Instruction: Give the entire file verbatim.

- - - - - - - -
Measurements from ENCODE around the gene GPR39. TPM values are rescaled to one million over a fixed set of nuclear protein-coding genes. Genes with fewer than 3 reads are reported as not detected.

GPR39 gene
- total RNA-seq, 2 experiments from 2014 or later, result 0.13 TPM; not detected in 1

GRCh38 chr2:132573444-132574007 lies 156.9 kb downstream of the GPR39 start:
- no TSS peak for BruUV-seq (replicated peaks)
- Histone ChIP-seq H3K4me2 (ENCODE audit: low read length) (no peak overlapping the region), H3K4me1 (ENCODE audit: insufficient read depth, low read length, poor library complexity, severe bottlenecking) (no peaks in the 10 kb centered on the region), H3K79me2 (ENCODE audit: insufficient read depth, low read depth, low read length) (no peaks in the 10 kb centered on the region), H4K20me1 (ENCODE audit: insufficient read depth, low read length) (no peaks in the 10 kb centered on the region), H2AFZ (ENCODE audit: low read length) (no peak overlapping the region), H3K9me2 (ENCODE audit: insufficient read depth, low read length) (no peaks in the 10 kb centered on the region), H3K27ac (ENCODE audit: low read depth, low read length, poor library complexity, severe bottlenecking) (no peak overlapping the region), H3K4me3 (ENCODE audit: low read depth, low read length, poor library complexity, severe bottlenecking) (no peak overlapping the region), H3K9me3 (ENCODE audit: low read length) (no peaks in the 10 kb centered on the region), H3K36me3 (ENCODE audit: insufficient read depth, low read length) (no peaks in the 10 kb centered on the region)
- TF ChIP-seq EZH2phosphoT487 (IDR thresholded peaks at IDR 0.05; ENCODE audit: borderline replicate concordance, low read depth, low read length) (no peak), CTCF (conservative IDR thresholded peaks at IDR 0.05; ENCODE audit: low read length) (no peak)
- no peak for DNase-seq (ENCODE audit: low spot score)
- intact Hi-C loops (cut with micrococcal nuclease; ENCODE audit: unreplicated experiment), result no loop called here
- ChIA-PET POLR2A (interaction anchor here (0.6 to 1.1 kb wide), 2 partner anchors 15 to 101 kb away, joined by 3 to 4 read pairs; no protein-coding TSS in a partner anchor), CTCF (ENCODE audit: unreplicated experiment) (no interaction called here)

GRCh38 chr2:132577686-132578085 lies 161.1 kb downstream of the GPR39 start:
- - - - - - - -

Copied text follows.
Measurements from ENCODE around the gene GPR39. TPM values are rescaled to one million over a fixed set of nuclear protein-coding genes. Genes with fewer than 3 reads are reported as not detected.

GPR39 gene
- total RNA-seq, 2 experiments from 2014 or later, result 0.13 TPM; not detected in 1

GRCh38 chr2:132573444-132574007 lies 156.9 kb downstream of the GPR39 start:
- no TSS peak for BruUV-seq (replicated peaks)
- Histone ChIP-seq H3K4me2 (ENCODE audit: low read length) (no peak overlapping the region), H3K4me1 (ENCODE audit: insufficient read depth, low read length, poor library complexity, severe bottlenecking) (no peaks in the 10 kb centered on the region), H3K79me2 (ENCODE audit: insufficient read depth, low read depth, low read length) (no peaks in the 10 kb centered on the region), H4K20me1 (ENCODE audit: insufficient read depth, low read length) (no peaks in the 10 kb centered on the region), H2AFZ (ENCODE audit: low read length) (no peak overlapping the region), H3K9me2 (ENCODE audit: insufficient read depth, low read length) (no peaks in the 10 kb centered on the region), H3K27ac (ENCODE audit: low read depth, low read length, poor library complexity, severe bottlenecking) (no peak overlapping the region), H3K4me3 (ENCODE audit: low read depth, low read length, poor library complexity, severe bottlenecking) (no peak overlapping the region), H3K9me3 (ENCODE audit: low read length) (no peaks in the 10 kb centered on the region), H3K36me3 (ENCODE audit: insufficient read depth, low read length) (no peaks in the 10 kb centered on the region)
- TF ChIP-seq EZH2phosphoT487 (IDR thresholded peaks at IDR 0.05; ENCODE audit: borderline replicate concordance, low read depth, low read length) (no peak), CTCF (conservative IDR thresholded peaks at IDR 0.05; ENCODE audit: low read length) (no peak)
- no peak for DNase-seq (ENCODE audit: low spot score)
- intact Hi-C loops (cut with micrococcal nuclease; ENCODE audit: unreplicated experiment), result no loop called here
- ChIA-PET POLR2A (interaction anchor here (0.6 to 1.1 kb wide), 2 partner anchors 15 to 101 kb away, joined by 3 to 4 read pairs; no protein-coding TSS in a partner anchor), CTCF (ENCODE audit: unreplicated experiment) (no interaction called here)

GRCh38 chr2:132577686-132578085 lies 161.1 kb downstream of the GPR39 start: